One question has come up... Should I continue to train up to departure day or is there a reccomended regimine?
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I have Tubus Tara and Cargo racks and Ortlieb Bike Packer Plus bags. I prefer the lack of shine on those bags. Durability is excellent. I find the inner pockets useful, but could get by without them. I do not recommend small front bags combined with large rear bags. Weight front and back should be equal, or more on front. I use four rear bags, two on front. I find the Bike Packer Plus bags just the right size. Wayne, The Touring Store, recommends against Bike Packer Plus rear bags on front. I disagreed with that recommendation, and have had no trouble over thousands of miles with my setup. I used to use an Ortlieb handlebar bag, but sold it after using it on part of one tour. I found I could do fine with just the four bags mentioned.+1... just call The Touring Store.
It's straightforward arithmetic. Look at the milliAmpere-hour rating of the batteries. Multiply by 1.2 Volts to get their energy capacity in milli-Watt hours. Divide by 1000 to see it as Watt-hours. Guessing at 80% charging efficiency, divide by 0.80.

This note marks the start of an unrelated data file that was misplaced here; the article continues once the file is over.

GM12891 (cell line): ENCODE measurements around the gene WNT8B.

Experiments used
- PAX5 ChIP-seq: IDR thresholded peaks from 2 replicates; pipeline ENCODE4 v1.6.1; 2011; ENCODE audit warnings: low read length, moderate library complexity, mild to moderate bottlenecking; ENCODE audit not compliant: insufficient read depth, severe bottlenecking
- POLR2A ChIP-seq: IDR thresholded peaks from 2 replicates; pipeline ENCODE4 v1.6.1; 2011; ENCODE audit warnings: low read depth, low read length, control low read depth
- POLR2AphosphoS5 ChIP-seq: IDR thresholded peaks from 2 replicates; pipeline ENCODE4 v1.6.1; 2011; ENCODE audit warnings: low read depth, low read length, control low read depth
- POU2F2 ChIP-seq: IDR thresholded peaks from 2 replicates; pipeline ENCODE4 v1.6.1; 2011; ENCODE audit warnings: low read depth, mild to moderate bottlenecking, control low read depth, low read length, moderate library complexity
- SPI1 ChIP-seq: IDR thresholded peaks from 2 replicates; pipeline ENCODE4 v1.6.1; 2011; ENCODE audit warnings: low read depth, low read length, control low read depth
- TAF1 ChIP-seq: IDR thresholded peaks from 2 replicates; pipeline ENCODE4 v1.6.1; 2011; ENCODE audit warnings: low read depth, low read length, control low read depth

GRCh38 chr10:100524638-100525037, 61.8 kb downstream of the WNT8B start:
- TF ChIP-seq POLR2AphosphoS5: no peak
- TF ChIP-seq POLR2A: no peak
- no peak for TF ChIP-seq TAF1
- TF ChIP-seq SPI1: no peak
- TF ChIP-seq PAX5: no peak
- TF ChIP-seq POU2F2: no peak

An example of two 1250-mAh AA batteries:
(1250 x 2) / (1000 x 0.80) = 3.125 Watt-hours capacity.
The stove at maximum continuous output delivers 2 Watts. 3.125 Wh/2 W = 1.5625 hours
This is a good ball-park figure, perhaps too optimistic on the charging efficiency and you ability to keep it going at max.
That's for a completely empty iPad battery. I think this thing is intended for nothing more than mere trickles; you're just topping off your smaller devices like a headlamp or maybe a less than super smart phone. IIRC, even cooking for four or six people only meant the gas or alcohol stove was running for 30 minutes or so.
Anyone hauling an iPad isn't concerned with how many 2x4s they'll burn to keep it charged. .
The family version of the stove deals with some serious BTU-to-mW conversion, though.